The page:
With everything else going on, the thought of writing a Marketing Plan can seem daunting. But (cliché that it is), “If you don’t know where you are going, you’ll end up some place else.” There is plenty of sound advice out there on creating salon marketing plans. Read it. You don’t need to action everything you hear or read, but take it into consideration.

A common slip-up owners make with salon marketing plans is to think they are ‘writ in stone’.

A common slip-up owners make with salon marketing plans is to think they are ‘writ in stone’. To me, a good marketing plan should be flexible. It should gather your research and ideas so that you can make informed decisions. It should be easy to incorporate into your salon’s business plan, too.

Of course, you need to know where you’re heading and roughly how you intend to get there. But hiccups will happen, and great opportunities arise along the way, so don’t blindly stick to your plan. Re-assess. Re-write. Then carry on towards your marketing goals.

Getting your pricing wrong

Setting your prices too high or too low is an all too common marketing mistake with salon start-ups.

Finding the right price point is probably one of the hardest tasks you face in your new venture. Set your prices too high, and potential new customers will be put off. Set them too low, and you won’t be able to pay the bills at the end of the month.

Too many newbie owners fall into the trap of thinking clients only buy their services based on price. The result? They pitch their price list too low.

Try this two step approach to hair and beauty pricing:

Step one:

Do your initial marketing research. What are your competitors charging? What customer experience (technical skills and customer care) are they offering in return for this price?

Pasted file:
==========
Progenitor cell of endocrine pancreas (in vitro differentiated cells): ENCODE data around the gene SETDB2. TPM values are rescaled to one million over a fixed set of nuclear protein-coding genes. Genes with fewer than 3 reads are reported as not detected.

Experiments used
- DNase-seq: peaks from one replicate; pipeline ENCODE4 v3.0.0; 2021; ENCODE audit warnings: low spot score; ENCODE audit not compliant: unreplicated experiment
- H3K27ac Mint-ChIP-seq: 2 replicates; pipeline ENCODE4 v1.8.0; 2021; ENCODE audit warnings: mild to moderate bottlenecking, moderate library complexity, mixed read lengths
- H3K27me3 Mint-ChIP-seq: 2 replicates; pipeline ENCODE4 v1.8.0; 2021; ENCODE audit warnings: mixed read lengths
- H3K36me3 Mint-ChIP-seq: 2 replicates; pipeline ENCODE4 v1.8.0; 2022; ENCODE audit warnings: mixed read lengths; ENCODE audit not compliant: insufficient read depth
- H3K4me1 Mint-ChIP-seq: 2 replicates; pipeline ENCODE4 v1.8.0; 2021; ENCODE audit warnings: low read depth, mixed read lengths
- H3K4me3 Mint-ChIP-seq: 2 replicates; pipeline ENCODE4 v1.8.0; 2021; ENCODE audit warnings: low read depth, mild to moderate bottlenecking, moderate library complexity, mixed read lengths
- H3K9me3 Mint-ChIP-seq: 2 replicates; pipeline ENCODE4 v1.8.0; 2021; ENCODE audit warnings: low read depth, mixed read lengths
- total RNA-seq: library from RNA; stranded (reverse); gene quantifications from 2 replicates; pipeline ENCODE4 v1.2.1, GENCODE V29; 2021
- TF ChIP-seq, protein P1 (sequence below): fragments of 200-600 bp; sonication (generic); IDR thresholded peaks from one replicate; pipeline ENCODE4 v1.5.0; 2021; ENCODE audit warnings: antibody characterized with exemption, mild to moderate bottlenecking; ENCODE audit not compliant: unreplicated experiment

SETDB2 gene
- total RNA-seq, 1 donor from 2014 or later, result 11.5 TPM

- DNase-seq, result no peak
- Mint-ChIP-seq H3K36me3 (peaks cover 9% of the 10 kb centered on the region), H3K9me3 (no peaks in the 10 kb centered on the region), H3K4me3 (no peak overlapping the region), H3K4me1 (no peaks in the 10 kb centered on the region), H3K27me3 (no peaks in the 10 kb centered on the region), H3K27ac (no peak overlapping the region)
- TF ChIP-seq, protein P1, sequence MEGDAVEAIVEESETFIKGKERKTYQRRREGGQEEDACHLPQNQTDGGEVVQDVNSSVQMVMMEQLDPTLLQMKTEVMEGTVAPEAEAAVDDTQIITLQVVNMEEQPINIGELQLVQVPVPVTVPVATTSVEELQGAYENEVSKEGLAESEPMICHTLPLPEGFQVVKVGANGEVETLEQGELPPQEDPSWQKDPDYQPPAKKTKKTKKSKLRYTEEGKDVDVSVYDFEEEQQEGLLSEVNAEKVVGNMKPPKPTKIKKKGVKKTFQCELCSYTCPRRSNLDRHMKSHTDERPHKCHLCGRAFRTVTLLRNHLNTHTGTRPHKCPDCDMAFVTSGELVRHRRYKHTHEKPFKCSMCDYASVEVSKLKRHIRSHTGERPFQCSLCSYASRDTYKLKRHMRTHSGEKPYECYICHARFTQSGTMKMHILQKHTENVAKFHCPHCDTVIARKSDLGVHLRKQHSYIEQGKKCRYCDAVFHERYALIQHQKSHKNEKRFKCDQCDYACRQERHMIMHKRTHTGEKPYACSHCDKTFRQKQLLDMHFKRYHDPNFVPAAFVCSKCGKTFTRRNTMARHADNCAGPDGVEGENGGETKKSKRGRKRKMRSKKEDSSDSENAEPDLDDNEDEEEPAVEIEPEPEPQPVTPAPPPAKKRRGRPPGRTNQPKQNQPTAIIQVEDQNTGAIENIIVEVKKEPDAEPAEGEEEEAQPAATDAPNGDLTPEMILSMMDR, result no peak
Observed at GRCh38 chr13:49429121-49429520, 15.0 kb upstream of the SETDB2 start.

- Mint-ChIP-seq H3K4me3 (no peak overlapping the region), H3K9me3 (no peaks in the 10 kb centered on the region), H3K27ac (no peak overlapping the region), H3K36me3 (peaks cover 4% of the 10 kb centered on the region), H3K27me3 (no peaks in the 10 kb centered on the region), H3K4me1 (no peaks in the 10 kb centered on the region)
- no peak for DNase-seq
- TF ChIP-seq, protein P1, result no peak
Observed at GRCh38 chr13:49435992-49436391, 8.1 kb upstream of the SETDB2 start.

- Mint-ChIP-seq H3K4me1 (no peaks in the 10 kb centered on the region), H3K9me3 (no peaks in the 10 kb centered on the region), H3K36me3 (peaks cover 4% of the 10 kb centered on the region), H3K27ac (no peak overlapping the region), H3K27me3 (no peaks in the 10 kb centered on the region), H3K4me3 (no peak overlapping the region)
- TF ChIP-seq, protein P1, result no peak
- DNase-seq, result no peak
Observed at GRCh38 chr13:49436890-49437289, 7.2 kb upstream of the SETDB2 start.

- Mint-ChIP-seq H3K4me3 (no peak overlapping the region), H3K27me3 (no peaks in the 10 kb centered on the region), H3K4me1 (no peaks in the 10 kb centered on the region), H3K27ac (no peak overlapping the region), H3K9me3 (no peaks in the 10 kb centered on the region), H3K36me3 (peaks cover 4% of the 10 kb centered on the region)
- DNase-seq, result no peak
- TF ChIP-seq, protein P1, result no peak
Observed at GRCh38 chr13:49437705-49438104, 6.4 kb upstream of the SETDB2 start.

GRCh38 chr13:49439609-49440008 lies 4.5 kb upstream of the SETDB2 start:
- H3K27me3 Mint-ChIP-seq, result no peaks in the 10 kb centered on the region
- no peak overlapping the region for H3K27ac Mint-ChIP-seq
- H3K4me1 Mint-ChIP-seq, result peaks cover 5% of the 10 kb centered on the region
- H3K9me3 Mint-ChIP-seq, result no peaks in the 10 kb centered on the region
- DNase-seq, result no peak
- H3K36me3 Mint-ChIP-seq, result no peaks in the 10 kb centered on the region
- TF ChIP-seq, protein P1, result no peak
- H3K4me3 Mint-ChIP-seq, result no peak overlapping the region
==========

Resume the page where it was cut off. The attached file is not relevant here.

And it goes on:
Step two:

Clients may not be as price-sensitive as you fear-especially if you’re giving them a great customer experience. So set your prices a tad higher than your rivals to start with and see what happens.

If clients keep re-booking – whoopee. But, if your price levels are an issue you’ve got some leeway to reduce them. Lowering your prices is always easier than increasing them.

READ: The four essential steps to getting your salon prices right

No money left for marketing your new salon

I understand how tempting it is to get carried away with the décor and equipment. It’s the real fun part of setting up a new salon.

Your start-up needs to look the part, but if you overspend and leave little or no money for promoting your brand new business, you’re heading for a fall. No matter how gorgeous your salon looks, or how state-of-the-art your kit is, if you haven’t any cash left to promote it no-one will come.

Marketing is the life-blood of your new hair and beauty business

How much you can sensibly afford to spend on salon marketing depends entirely on your personal circumstances and budget. If I had a limited marketing launch budget I’d focus on these activities:

  • Build a strong online presence and use social media from day one.
  • Collect email addresses and use email marketing. Your database is one of the most valuable salon marketing tools you have.
  • Avoid local press advertising initially – it’s expensive.
  • A referral scheme is a good value, highly effective marketing tool.
  • Get to know like-minded local businesses and cross-sell to each other’s customers.

And one last word of advice…

Marketing is a lifetime occupation. If you want your start-up to grow into a successful profitable beauty business then you must keep promoting it. Learn from serial entrepreneurs like Richard Branson and the late Steve Jobs. They put huge amounts of time, effort and money into constantly marketing their global empires.